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Volume 13 - Issue 1 - September 2007

Richard Bradshaw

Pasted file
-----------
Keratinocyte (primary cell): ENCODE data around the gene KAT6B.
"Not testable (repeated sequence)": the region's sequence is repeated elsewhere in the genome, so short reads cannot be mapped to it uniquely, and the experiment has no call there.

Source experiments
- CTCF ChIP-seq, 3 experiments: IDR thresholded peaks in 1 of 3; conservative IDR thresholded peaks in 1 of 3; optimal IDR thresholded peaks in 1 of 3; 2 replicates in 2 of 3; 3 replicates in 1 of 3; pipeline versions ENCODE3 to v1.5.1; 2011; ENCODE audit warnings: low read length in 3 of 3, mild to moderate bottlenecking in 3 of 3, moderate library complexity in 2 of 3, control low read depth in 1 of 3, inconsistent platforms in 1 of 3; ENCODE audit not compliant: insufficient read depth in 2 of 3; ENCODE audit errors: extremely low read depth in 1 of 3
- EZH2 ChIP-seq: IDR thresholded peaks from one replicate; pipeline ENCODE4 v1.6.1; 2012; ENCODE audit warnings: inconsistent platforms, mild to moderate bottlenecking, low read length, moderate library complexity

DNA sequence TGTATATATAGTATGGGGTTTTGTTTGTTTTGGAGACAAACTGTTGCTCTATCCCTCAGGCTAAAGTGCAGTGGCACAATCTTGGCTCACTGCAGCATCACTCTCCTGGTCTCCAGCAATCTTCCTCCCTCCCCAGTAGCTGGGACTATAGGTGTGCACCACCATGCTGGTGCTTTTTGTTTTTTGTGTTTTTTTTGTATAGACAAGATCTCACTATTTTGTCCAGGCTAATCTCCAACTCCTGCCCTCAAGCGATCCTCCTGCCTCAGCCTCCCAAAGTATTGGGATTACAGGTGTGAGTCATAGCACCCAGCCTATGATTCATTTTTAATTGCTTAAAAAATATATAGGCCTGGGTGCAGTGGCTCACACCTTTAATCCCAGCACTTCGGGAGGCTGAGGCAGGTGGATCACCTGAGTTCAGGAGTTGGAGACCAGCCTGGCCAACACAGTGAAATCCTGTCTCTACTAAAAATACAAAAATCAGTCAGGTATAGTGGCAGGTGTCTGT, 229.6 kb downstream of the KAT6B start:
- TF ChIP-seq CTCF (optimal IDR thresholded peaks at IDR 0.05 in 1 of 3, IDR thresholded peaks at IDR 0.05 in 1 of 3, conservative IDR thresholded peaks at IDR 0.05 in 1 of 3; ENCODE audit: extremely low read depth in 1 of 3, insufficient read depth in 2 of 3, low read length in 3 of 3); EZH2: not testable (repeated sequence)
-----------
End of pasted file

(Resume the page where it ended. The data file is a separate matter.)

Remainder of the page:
Richard Bradshaw revisiteda reprint of our interview from April 2005by Pamela Margles'I had an amusing experience with Rossini the other day,' RichardBradshaw told me during an interview in early 2005. 'I was driving inmy car and I switched on the radio to see whether I was going to beable to get on the Gardiner Expressway. The overture to The Barberof Seville was playing. I listened, and I thought, 'Hmmm, I wonderwho 's conducting, because it's an exciting performance. ' When theygot to the end, which I take twice as fast, I knew it was me. So, eventhough I hadn't recognized myself, I thought it was quite good - and Idon't always think that when I hear myself. 'Bradshaw, who died suddenly in August of a heart attack atjust sixty-three years of age, was undoubtedly more than "quite good"as a conductor. In fact, over the course of his eighteen years in Toronto,conducting more than sixty operas, he became a great conductor.Because he accomplished so much else, and because he conductedso frequently here, it 's easy enough to take his conducting forgranted.He knew every aspect of what it took to put an opera on thestage. He knew orchestras, he knew choirs, and he knew singers. Heeven knew staging. Even though the work he put into building the newopera house is done, it will require more than a single person to replacehim at the Canadian Opera Company. But the most difficult roleto fill, undoubtedly, will be that of Bradshaw the conductor.As I talked to Bradshaw in the spring of 2005, it became clearjust how much conducting dominated everything he did. We alreadyknew from his performances, like Oedipus Rex, Pelleas etMelisande and Bluebeard's Castle that he could do wonderfulthings. But during this past season, when Bradshaw conducted anunforgettable Ring Cycle, and riveting performances of Lady Macbethof Mtsensk, Luisa Miller and, especially, Elektra in his newopera house, he gave us performances of true greatness.To celebrate Bradshaw, we offer this interview, originallypublished in WholeNote in April 2005, again.RICHARD BRADSHAW, GENERAL DIRECTOR of the CanadianOpera Company, is in the midst of a 'mini-crisis' , he calmly informsme at the beginning of our February 2005 interview in his office. Thesoprano for the upcoming production of Il Trovatore, starting rehearsalsin three days, is ill. He and his staff are scouting around fora Leonora available on such short notice. But it's not an easy role tofill at best.This is nothing compared to the series of crises, mainly dealingwith government funding and building the new hall, that Bradshawhas dealt with since he arrived here sixteen years ago as Chief Conductor.While funding issues persist, problems with the unwieldyHummingbird Centre have, after extraordinary complications anddelays, been resolved, and The Four Seasons Centre is finally goingup at the corner of Queen and University.If it is impressive that Bradshaw has managed all the while toproduce increasingly exciting seasons of opera productions, it's ratherremarkable that he has stuck it out at all.. Brads_haw is a tall , robust-looking Englishman with a speakingv01ce so mellifluous that he does the voice-overs for COC advertisements.He said, 'Once I'd committed to the opera house, I had a lotof people behind me . Of course there's all this nonsense about beingpromised government funding and not getting it. But after a certainpoint I did have to be here until I'd done what I started to do. I don'tthink it could be anything I could live with otherwise.''A lot has to do with building something which is bigger thanlast night's performance. Building a company that will go on after me- that' s satisfying. This is a terrific place to be, and I have an extraordinaryteam of people that would take a very long time to buildelsewhere. I happen to like Toronto. So it wasn't very hard to stay .People always think that the grass is greener somewhere else - andthat' s not necessarily true. ''I've done anawful lot of guest conducting.I'd be on theroad for ten months ayear. Of course I stillgo here and there -sometimes it's for theparticular company,but quite often it's forthe piece, particularlywith orchestral repertoire.If it's a Mahlersymphony, I' II probablytake it. 'Bradshaw rebuiltthe COC orchestra,recently describedby the New YorkTimes as 'top-of-theline',then brought itout of the pit to showcaseit in an ongoingseries of concerts.Asked what he's done to create such a vibrant, committed ensemble,Bradshaw says, 'What they've done. A lot of the players stuck inthere - with lousy pay - because they believed in the new operah?use. ~here's a considerable amount of shared responsibility', especiallywith concertmaster Marie Berard and first cellist Brian Epperson.Bradshaw waves his arm as if conducting. 'When I do that, you don'the~r anything. Conducting is a very interesting process, far too mystenousto understand. I don't know why the musicians work for oneperson and not another equally musical. Why do eighty people, highlytrained musicians who went into this business thinking they weregoing to be soloists or chamber musicians, and who have lots of goodideas of how you play a particular passage -why do they want to worktogether? ' Although running the company and building the newhall demand so much energy, Bradshaw is primarily a conductor. InToronto alone he conducts four of the seven opera productions thisyear, along with the COC orchestral concerts, and the student orchestraat the Glenn Gould Professional School in The Royal Conservatoryof Music. And he is in demand as guest conductor throughoutthe world.'I always wanted to be a conductor - for whatever reasonthat was what I was passionate about'. His first paying job was a~ anorganist when he was twelve . 'I was quite good. But they didn' t giveme the choir to conduct. I always longed for the conductor to be awayso I could direct the choir. At school I was always persuading them tolet me conduct the school orchestra'. When he was fifteen he joinedthe National Youth Orchestra as a flute player. ' I wasn't much goodbut I played it because the head of music at my school said, "Ifyou ' re going to be a conductor, you should play an orchestral instrument."'After he took a conducting course with Adrian Boult, therevered British conductor gave Bradshaw a copy of his handbook onconducting. 'He wrote in it, "If you would like to come and see me inLondon with your scores, I shan't charge for an instrument that's notthere." And that's what I did. I studied conducting, organ, and piano.But because my father - probably wisely - insisted I get a degree inso1!1ething el_se , I read English at the University of London. I was gladI did something other than music, instead of competing with all thosewhiz kids concerned about winning competitions and being top in theirclass. By starting on the outside, it's easier to achieve a perspective.''I was lucky that when I was just twelve or thirteen, a nearbycompany lost th~ir pianist during rehearsal of The Barber of Seville,and someone said I could do it. I had to learn it in two days. Thatstood me in great stead because when I arrived in London, one of thesmaller opera companies needed a pianist for Barber, and that startedme off. So while I was a student I played a lot of rehearsals as apianist and harpsichordist. 'CONTINUES ON PAGE 1614 WWW, THEWHOLEN OTE,COM S EPTE M BER 1 - O CTOBER 7 2007Back to Ad Index